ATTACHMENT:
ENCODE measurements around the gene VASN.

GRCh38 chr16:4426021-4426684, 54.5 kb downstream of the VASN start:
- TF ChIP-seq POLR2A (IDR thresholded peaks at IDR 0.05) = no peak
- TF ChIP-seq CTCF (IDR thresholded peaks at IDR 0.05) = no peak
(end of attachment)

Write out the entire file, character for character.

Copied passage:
ENCODE measurements around the gene VASN.

GRCh38 chr16:4426021-4426684, 54.5 kb downstream of the VASN start:
- TF ChIP-seq POLR2A (IDR thresholded peaks at IDR 0.05) = no peak
- TF ChIP-seq CTCF (IDR thresholded peaks at IDR 0.05) = no peak